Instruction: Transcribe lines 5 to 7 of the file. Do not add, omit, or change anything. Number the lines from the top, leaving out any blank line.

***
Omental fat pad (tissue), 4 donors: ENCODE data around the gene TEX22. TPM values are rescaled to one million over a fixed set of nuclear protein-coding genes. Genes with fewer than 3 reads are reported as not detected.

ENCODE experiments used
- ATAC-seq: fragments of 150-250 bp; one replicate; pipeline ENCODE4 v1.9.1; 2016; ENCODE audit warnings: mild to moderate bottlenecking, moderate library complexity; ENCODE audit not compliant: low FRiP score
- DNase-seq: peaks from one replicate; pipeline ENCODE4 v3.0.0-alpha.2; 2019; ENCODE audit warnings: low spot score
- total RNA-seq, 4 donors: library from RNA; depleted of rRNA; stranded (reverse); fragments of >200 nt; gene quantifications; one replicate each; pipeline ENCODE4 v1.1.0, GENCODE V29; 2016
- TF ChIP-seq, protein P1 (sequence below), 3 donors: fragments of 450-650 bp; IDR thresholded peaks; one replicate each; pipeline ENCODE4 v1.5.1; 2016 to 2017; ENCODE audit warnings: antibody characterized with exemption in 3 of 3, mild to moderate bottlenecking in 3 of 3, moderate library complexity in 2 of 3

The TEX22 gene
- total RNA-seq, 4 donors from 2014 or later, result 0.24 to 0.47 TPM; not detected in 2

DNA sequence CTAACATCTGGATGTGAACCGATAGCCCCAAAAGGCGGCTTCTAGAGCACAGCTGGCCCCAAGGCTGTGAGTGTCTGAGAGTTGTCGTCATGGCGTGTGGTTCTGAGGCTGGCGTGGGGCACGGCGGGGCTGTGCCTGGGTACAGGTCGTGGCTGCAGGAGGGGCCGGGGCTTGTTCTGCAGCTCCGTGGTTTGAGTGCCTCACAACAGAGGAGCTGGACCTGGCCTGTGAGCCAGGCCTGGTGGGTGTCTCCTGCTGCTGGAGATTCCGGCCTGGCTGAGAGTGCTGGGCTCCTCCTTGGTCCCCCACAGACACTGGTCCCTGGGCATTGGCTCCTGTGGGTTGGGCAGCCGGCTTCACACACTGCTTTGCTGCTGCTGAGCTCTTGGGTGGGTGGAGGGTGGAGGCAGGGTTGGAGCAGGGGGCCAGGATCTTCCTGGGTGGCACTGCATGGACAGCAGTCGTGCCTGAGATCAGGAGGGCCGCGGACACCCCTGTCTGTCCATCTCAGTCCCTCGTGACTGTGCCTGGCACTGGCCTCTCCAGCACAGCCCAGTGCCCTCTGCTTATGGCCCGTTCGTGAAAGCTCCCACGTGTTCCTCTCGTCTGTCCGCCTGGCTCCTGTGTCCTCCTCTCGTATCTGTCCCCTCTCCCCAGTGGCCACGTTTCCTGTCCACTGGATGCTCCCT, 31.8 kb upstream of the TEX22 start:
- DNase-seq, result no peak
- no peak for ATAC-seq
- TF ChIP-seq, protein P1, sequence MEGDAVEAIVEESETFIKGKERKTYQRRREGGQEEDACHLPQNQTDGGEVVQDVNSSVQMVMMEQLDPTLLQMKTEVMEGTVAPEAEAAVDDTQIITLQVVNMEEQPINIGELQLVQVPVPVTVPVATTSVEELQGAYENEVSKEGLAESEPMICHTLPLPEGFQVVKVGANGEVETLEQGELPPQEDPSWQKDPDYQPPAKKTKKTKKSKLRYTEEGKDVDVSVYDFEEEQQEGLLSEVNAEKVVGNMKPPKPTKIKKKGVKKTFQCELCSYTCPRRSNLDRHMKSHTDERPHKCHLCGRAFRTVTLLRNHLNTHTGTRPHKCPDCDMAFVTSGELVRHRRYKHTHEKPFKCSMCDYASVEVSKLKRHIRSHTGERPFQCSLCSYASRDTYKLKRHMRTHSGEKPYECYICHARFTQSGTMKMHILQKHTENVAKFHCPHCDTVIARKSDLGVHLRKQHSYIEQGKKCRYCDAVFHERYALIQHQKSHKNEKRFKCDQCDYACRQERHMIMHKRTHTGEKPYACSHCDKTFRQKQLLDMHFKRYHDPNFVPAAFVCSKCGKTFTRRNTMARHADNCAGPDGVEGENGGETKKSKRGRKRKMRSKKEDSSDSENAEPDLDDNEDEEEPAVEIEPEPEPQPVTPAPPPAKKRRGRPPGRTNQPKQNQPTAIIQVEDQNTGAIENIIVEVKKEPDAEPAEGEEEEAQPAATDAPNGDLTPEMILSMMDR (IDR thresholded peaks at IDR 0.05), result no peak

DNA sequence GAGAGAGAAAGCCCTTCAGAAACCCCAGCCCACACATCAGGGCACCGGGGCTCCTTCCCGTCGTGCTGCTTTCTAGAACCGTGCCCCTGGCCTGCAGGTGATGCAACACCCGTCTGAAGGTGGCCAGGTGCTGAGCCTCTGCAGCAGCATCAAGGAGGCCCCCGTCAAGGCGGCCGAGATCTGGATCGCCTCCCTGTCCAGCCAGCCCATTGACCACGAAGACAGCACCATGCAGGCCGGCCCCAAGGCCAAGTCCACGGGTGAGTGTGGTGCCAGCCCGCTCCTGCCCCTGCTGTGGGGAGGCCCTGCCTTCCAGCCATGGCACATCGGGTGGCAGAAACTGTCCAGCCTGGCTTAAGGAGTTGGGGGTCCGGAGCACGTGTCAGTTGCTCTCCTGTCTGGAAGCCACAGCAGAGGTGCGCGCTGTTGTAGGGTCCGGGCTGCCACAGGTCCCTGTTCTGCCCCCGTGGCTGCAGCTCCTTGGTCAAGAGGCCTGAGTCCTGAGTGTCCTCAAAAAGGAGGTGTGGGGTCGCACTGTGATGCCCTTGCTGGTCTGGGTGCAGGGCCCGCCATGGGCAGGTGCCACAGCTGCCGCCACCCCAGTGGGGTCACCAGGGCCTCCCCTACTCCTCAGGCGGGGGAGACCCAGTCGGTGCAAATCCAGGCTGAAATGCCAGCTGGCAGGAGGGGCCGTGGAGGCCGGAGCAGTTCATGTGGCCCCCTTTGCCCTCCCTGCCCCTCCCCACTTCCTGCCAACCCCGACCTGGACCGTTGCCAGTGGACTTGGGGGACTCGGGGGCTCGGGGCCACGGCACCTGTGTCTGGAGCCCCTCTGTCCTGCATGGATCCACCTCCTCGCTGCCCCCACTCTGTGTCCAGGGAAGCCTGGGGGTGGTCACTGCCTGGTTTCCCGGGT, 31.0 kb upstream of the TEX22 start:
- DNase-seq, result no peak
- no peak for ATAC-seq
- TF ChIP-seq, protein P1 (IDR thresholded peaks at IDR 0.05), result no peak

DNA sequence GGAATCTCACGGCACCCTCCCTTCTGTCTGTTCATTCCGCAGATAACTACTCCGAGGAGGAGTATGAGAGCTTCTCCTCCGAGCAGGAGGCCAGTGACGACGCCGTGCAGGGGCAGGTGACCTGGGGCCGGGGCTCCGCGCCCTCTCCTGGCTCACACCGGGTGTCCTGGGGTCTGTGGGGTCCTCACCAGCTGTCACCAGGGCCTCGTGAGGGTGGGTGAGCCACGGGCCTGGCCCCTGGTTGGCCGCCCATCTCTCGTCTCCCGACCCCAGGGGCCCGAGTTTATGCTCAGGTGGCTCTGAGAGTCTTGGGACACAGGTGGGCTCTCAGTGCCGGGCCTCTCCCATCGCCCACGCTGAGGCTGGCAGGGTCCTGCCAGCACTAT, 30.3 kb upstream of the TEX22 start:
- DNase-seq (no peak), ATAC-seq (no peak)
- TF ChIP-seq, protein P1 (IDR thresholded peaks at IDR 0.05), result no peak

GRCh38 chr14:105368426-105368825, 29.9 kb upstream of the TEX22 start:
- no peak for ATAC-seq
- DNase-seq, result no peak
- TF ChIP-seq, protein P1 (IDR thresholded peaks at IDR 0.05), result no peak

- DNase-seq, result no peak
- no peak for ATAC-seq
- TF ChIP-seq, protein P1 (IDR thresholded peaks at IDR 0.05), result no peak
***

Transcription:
- total RNA-seq, 4 donors: library from RNA; depleted of rRNA; stranded (reverse); fragments of >200 nt; gene quantifications; one replicate each; pipeline ENCODE4 v1.1.0, GENCODE V29; 2016
- TF ChIP-seq, protein P1 (sequence below), 3 donors: fragments of 450-650 bp; IDR thresholded peaks; one replicate each; pipeline ENCODE4 v1.5.1; 2016 to 2017; ENCODE audit warnings: antibody characterized with exemption in 3 of 3, mild to moderate bottlenecking in 3 of 3, moderate library complexity in 2 of 3

The TEX22 gene